history of shelter island

Early in the seventeenth century, the beautiful Island known as Manhansack-aha-quash-awamock (“an island sheltered by islands”) was the peaceful home of the Manhanset tribe of Indians. Their Sachem, Pogatticut, was the Grand Sachem of most of the tribes on Long Island.

The first white man to visit the Island, James Farrett, came here in 1638 as an agent for Sir William Alexander, Earl of Stirling, who had received enormous grants of land in America from King James I of England. Farrett chose Shelter Island and Robbins Island as his 1,000 acre reward for his services to the Earl. He negotiated with the Indians for possession of the islands. Shelter Island then became known as “Mr. Farrett’s Island.”

1641: Farrett sold his islands to Stephen Goodyear of New Haven and for the next ten years Shelter Island was known as “Mr. Goodyear’s Island.” 
1651: Goodyear sold the Island to four merchants active in the Barbados sugar trade: Thomas Middleton, Thomas Rouse, Constant Sylvester and Nathaniel Sylvester. When these gentlemen visited the Island, Nathaniel Sylvester decided to make his home on the Island and selected the site for his house, which is thought to be a short distance from the current location of the present Sylvester Manor House. 
1652: Nathaniel Sylvester and his partners signed an agreement on how they would do business. Shelter Island and Robbins Island were organized to be the supply plantation for their sugar plantations in Barbados.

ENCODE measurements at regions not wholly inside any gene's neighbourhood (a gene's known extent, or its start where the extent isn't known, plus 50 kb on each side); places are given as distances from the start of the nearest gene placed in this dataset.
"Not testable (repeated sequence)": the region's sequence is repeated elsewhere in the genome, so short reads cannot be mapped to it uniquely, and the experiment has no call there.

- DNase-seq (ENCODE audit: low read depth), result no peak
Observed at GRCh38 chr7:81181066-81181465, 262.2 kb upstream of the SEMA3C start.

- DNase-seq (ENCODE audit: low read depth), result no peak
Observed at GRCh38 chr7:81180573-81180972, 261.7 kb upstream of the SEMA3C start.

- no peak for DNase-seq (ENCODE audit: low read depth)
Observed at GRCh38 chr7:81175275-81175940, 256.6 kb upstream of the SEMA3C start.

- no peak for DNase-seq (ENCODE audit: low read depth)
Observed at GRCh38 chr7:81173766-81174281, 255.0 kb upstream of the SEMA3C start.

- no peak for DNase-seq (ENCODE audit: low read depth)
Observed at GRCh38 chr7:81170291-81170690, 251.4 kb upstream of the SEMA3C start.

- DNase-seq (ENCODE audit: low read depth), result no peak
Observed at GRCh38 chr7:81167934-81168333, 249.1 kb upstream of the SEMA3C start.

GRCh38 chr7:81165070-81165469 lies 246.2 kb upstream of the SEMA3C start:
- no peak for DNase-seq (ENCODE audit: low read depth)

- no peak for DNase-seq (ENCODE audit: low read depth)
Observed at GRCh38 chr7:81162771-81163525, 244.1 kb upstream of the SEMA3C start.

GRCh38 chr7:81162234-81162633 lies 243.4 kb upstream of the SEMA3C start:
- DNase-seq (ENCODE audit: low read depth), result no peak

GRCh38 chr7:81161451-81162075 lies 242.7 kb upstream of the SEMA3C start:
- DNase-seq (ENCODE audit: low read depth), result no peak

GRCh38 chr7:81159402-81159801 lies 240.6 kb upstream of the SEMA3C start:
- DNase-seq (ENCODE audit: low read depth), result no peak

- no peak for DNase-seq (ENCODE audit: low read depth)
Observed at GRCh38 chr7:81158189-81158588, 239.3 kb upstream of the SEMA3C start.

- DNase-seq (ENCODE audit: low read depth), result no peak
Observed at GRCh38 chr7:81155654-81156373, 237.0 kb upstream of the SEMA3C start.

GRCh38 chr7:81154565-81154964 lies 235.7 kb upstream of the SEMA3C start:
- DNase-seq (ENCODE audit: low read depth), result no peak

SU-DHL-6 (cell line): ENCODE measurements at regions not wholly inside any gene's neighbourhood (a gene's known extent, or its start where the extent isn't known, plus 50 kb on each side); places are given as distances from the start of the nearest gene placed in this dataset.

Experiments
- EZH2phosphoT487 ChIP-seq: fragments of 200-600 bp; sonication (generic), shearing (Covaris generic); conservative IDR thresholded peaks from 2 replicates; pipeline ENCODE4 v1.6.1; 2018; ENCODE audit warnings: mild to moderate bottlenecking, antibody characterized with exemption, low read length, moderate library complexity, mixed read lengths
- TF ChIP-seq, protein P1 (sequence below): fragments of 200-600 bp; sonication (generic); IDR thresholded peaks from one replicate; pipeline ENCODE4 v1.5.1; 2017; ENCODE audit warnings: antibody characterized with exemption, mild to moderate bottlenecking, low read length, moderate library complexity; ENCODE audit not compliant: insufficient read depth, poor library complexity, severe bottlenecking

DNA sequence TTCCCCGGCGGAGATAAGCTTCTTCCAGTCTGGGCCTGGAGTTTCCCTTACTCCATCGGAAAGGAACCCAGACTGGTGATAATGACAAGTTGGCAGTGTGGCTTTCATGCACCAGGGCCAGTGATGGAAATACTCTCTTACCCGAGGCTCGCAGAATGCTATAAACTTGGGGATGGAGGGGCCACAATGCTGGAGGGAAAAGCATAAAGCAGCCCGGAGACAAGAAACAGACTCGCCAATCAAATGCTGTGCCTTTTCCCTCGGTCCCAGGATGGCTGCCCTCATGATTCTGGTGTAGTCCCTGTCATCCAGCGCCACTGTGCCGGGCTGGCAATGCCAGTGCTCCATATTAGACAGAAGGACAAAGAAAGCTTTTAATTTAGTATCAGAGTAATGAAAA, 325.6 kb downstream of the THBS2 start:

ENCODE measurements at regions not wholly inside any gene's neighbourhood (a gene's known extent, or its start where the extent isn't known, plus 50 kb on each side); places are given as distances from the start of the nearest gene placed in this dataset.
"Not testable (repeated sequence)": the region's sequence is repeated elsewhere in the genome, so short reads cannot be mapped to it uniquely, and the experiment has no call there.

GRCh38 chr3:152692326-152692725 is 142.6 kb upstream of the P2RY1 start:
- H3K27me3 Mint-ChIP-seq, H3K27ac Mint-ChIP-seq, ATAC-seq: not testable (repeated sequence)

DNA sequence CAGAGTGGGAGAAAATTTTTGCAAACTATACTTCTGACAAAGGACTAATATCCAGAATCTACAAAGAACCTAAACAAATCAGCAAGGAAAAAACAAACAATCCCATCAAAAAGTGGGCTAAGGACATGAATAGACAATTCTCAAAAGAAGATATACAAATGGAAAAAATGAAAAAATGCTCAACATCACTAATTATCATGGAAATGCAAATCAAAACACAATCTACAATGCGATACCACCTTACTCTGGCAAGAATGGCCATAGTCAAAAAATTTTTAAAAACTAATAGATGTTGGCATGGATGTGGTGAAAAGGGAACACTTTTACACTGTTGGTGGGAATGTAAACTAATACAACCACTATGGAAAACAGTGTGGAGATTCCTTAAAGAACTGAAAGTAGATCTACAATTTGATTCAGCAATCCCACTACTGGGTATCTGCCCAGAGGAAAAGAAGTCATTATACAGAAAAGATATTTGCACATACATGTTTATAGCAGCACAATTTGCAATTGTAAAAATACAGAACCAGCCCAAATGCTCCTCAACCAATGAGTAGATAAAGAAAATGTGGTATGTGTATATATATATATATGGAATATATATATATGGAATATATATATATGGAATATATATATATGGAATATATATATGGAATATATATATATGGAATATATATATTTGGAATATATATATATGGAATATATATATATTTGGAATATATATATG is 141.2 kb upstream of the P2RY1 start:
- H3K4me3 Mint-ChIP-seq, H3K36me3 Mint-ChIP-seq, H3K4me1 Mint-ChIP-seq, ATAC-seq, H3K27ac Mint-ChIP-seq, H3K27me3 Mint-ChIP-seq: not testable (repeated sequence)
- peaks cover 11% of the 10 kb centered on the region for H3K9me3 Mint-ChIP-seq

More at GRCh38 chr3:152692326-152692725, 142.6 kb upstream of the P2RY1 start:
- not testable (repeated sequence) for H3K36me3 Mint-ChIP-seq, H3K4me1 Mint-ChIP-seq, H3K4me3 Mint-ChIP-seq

1656-1661: Quakers were persecuted in New England and many found refuge with the Sylvesters on Shelter Island.
1673: Nathaniel Sylvester became the sole proprietor of Shelter Island after his partners passed away. 1680: Nathaniel Sylvester passed away and bequeathed Shelter Island to his five sons in equal parts. 
1695: Giles Sylvester was the eldest son of Nathaniel Sylvester. He came to own four-fifths of the Island after three of his brothers passed away. Giles sold one-quarter of the Island to William Nicoll. The Nicolls became a prominent Island family. 
1700:Nathaniel Sylvester II sold 1,000 acres of land in the center of the Island to George Havens. The Havens family became another prominent family on the Island. 
1730: The first Town Meeting was held on April 7. There were twenty men living on the Island (six of whom were named Havens).
1743: The first church was built on Shelter Island, on the location of the present-day Presbyterian Church. 
1791: First known date for established Shelter Island School.
1846: Jonathan Preston began the first scheduled ferry service between Dering Harbor on Shelter Island and Greenport on the north fork of Long Island.

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Shelter Island Historical Society, Havens’ House Museum:
Open to the public, the museum is a fascinating glimpse of early Shelter Island. In 1761, William's son, Captain James Havens and his wife, Elizabeth, took over the homestead and named it "Heartsease." Here, they raised their 11 children. The home was also a store, a tavern, a school, the post office and the town meeting hall which served a community of 27 households. Captain Havens was a privateer during the war for independence and a Representative of Suffolk County in the New York Provincial Congress of 1776. For hours of operation, visit www.shelterislandhistorical.org